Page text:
Risk Management

Awareness of the risks that exist within the microcredit industry is an important first step towards planning for and mitigating them. This section will outline the three main risks that face Pi Slice lenders: entrepreneur risk, microfinance institution risk, and country risk; and discuss what steps Pi Slice has taken to mitigate the risk, and what Pi Slice lenders can do to reduce their exposure further.

Risk of Entrepreneur Default

Entrepreneurs may default on their loans for a number of reasons, ranging from personal or business problems, to political or environmental reasons. Most microfinance borrowers are unable to provide collateral for their loans, removing one of the main tools used by traditional financial institutions for mitigating credit risk.

Our partner microfinance institutions (MFIs) are experienced in providing credit to their communities, and conduct thorough assessments before approving any loan. These assessments will generally look at the prospective client’s character, business, their level of poverty, and their environment, as well as utilising the local community knowledge of the loan officers.

 Often MFIs prefer to structure their loans in the form of solidarity groups; sometimes simply for moral support, and other times a more formal group that agrees to guarantee the group payments in case one of the members defaults.

In general, the default rate in microfinance has historically been low, but past performance is not a reliable predictor of future trends. The global recession has undoubtedly affected micro-entrepreneurs to some extent, making it even more important that MFIs maintain rigorous processes for credit assessments.

What does it mean for Pi Slice members?

Pi Slice members are protected from entrepreneur default. We believe that it would be unfair to ask lenders on our website to take on the risk of an entrepreneur defaulting without access to information that would allow lenders to assess the risk fully.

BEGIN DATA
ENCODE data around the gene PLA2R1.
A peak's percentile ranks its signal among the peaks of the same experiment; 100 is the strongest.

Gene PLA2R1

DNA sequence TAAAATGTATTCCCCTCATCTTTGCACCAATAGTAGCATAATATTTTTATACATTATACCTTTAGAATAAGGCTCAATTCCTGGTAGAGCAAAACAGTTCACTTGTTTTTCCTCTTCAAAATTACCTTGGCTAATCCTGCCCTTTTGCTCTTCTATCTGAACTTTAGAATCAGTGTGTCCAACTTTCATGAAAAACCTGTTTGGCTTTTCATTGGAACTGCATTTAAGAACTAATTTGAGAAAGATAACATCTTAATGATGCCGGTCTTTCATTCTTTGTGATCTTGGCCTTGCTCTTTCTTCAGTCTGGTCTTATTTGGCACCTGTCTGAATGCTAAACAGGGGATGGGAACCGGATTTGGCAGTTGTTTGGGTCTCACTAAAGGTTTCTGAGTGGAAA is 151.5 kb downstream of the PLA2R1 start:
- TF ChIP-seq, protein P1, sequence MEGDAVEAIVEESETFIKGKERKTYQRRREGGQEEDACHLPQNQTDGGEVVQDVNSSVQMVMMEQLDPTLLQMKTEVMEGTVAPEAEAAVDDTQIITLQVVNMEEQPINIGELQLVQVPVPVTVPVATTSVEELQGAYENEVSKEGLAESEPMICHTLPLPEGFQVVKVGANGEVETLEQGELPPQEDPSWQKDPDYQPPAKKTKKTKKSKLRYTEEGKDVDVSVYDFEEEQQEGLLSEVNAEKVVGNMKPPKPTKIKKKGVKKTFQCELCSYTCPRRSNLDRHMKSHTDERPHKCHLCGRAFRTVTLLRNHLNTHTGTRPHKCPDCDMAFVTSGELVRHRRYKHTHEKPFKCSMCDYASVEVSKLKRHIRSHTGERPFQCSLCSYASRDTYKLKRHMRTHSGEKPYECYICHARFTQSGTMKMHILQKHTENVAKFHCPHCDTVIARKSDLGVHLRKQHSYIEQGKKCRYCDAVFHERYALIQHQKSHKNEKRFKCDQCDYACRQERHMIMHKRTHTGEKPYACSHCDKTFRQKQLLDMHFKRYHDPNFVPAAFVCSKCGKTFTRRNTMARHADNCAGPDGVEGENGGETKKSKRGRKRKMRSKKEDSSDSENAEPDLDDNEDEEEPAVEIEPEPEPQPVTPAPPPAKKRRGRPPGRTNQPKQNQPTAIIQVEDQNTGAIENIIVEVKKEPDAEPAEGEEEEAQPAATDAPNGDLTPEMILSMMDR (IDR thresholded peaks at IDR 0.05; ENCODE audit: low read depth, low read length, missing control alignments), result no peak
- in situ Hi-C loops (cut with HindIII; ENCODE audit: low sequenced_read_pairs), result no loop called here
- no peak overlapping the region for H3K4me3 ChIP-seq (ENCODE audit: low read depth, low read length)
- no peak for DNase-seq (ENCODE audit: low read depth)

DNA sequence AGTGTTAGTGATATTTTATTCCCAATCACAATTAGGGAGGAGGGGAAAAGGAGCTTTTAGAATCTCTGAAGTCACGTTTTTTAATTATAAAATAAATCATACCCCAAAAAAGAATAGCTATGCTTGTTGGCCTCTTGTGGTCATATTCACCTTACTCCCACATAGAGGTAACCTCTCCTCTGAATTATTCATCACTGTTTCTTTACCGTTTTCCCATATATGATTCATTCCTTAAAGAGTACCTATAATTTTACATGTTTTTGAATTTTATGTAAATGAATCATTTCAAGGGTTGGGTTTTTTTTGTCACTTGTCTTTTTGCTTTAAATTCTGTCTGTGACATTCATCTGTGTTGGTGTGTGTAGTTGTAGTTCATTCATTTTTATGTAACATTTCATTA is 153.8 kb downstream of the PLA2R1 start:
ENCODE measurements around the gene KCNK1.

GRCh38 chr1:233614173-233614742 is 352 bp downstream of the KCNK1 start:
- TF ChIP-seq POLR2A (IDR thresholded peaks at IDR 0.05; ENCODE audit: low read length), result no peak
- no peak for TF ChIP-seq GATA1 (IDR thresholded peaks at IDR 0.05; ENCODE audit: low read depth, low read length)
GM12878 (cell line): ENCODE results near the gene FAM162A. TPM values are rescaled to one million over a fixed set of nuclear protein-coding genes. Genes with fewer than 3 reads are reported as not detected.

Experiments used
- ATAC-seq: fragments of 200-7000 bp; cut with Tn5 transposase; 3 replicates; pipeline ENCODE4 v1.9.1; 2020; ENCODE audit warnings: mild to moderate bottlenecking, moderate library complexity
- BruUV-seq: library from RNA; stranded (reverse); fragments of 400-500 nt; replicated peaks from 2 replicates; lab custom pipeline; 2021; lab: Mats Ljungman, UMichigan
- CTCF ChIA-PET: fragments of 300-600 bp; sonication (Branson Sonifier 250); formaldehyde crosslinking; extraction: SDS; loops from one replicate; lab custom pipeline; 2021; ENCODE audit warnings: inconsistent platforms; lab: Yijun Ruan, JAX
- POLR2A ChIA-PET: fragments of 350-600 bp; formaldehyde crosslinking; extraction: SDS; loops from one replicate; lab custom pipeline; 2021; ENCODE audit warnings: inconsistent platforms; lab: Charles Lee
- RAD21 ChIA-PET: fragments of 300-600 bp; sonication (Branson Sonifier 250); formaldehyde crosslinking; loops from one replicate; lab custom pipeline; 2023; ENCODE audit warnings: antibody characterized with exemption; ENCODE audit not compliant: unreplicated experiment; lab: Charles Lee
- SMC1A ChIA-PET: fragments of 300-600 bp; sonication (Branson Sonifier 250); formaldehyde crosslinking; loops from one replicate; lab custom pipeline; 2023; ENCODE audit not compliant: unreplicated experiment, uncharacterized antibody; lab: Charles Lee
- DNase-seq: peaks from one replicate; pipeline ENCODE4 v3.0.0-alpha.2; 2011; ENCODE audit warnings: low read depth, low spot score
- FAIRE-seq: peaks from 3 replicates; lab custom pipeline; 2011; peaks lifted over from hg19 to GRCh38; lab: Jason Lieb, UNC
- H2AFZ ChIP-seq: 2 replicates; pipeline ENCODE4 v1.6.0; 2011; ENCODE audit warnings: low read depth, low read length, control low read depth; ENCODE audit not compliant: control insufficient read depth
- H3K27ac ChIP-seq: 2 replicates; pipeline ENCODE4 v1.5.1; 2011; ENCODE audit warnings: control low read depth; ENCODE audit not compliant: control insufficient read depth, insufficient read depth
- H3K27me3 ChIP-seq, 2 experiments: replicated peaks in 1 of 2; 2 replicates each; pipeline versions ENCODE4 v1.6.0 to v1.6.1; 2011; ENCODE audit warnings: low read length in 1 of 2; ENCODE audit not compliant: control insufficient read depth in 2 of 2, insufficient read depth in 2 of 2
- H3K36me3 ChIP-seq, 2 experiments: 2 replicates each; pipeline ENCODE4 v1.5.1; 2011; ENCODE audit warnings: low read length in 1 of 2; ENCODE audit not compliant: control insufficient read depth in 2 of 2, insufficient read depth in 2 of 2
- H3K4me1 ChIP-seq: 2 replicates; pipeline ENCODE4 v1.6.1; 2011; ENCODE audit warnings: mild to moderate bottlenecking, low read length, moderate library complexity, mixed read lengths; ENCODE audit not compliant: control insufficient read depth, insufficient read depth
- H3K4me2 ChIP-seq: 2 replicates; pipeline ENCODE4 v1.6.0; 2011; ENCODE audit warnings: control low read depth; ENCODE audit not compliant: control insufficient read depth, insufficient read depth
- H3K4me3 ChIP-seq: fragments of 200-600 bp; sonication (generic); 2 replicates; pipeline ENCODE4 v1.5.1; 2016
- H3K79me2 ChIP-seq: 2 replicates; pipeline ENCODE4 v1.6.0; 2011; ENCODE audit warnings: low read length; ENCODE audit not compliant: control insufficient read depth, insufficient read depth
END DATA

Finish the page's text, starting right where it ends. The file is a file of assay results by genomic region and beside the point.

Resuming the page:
Therefore we have an agreement with our partner MFIs, who have the experience and opportunity to do credit risk assessments on each client, that they will cover the cost of any borrower defaults that may occur.

Microfinance Institution Risk

Pi Slice partners with microfinance institutions (MFIs) in the countries we operate in. These partner organisations are responsible for assessing loan applications, disbursing loans to borrowers, posting loans on the Pi Slice website, and collecting repayments. They have the experience, expertise, and local knowledge necessary to perform this role to the highest standards.

However, as with all businesses, MFIs are exposed to many different risks, some of which could affect their ability to pay their liabilities to funders such as Pi Slice lenders. These include:

·       Bankruptcy – this could be caused by poor operational control, poor risk management, or external issues such as changes to the political or environmental context, or fluctuations in the financial markets.

·       Fraud – as with all businesses involving large amounts of money, fraud is a constant risk.